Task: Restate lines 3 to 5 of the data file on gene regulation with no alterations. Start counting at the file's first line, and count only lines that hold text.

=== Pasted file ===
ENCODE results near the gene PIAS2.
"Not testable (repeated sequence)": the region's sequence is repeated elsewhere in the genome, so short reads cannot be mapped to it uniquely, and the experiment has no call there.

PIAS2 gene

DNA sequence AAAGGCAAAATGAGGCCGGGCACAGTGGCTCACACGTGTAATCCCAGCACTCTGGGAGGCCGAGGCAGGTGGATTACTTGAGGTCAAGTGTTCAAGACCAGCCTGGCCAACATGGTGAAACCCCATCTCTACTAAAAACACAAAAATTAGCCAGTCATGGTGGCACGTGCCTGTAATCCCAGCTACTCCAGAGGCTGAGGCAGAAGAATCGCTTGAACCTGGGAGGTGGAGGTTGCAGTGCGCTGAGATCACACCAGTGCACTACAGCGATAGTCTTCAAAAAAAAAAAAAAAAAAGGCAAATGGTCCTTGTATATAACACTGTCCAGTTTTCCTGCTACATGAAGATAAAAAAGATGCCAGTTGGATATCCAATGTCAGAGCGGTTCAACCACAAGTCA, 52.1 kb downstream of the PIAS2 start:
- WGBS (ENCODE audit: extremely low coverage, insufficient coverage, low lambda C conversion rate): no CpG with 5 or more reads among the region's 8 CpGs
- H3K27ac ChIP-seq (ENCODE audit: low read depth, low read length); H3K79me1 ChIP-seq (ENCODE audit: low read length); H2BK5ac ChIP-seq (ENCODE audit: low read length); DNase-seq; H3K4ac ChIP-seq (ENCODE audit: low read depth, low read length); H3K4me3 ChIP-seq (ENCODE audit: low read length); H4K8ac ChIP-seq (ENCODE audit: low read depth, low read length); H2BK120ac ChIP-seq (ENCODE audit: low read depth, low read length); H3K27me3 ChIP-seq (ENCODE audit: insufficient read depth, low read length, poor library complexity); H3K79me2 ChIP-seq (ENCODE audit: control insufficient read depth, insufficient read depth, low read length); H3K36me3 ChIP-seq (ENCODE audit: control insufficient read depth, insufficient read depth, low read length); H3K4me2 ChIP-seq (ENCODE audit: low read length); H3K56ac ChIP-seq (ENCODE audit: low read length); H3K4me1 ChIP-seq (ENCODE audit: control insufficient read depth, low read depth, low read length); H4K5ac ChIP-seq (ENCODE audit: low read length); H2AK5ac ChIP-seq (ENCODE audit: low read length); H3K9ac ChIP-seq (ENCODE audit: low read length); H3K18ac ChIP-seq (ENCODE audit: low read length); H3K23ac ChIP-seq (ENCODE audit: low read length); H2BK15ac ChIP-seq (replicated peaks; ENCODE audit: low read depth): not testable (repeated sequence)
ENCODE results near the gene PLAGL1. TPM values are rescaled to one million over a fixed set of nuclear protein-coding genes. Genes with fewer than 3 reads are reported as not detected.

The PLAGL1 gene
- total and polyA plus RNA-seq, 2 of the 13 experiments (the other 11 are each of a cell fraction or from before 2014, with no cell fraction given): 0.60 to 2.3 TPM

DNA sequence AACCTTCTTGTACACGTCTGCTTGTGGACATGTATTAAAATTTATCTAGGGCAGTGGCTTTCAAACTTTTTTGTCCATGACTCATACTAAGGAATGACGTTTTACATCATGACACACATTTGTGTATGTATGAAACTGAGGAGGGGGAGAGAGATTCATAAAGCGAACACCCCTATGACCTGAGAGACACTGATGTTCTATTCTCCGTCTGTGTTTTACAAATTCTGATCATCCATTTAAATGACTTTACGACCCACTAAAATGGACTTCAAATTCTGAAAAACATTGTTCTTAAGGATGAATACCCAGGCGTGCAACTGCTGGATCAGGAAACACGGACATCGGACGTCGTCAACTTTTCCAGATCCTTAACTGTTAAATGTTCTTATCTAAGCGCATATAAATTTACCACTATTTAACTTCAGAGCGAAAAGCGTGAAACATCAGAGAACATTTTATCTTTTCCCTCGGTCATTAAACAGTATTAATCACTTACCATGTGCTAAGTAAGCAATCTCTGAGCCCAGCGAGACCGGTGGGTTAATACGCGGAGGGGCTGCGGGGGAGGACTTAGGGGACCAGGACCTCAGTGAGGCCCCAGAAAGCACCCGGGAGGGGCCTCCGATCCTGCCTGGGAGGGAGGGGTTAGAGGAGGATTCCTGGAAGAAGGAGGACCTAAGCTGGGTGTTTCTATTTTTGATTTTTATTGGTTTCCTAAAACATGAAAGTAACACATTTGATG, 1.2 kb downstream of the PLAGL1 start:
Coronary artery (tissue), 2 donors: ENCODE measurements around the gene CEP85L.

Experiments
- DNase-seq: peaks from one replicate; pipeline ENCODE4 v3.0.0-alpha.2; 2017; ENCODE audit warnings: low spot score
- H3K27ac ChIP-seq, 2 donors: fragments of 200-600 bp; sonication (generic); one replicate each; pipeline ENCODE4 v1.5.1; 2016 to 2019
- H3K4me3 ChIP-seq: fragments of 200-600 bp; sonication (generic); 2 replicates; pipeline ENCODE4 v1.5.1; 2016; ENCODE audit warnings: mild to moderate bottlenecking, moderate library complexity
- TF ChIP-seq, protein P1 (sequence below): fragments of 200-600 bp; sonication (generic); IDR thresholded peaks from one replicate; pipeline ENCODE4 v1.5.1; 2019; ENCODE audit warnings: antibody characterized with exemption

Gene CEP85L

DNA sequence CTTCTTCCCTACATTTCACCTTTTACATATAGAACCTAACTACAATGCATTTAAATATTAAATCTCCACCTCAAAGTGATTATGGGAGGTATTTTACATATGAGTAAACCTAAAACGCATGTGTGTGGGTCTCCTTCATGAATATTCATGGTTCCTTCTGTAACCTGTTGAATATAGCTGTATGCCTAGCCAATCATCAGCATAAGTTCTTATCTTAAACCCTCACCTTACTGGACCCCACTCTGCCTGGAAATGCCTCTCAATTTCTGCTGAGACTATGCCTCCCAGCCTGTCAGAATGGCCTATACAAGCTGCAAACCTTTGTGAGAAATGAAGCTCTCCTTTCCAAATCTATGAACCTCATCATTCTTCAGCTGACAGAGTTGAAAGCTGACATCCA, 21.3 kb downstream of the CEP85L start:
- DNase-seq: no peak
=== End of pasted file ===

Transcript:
PIAS2 gene

DNA sequence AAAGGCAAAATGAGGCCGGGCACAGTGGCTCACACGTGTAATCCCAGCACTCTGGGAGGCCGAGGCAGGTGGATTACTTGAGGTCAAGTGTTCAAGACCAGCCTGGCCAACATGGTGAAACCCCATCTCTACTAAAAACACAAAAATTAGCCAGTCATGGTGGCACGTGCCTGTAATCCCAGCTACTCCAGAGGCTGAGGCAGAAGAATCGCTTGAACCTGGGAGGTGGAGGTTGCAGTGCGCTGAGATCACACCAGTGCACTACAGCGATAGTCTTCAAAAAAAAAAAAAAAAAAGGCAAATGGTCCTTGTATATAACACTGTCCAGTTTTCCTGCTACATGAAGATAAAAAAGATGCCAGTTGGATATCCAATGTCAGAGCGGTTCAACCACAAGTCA, 52.1 kb downstream of the PIAS2 start:
- WGBS (ENCODE audit: extremely low coverage, insufficient coverage, low lambda C conversion rate): no CpG with 5 or more reads among the region's 8 CpGs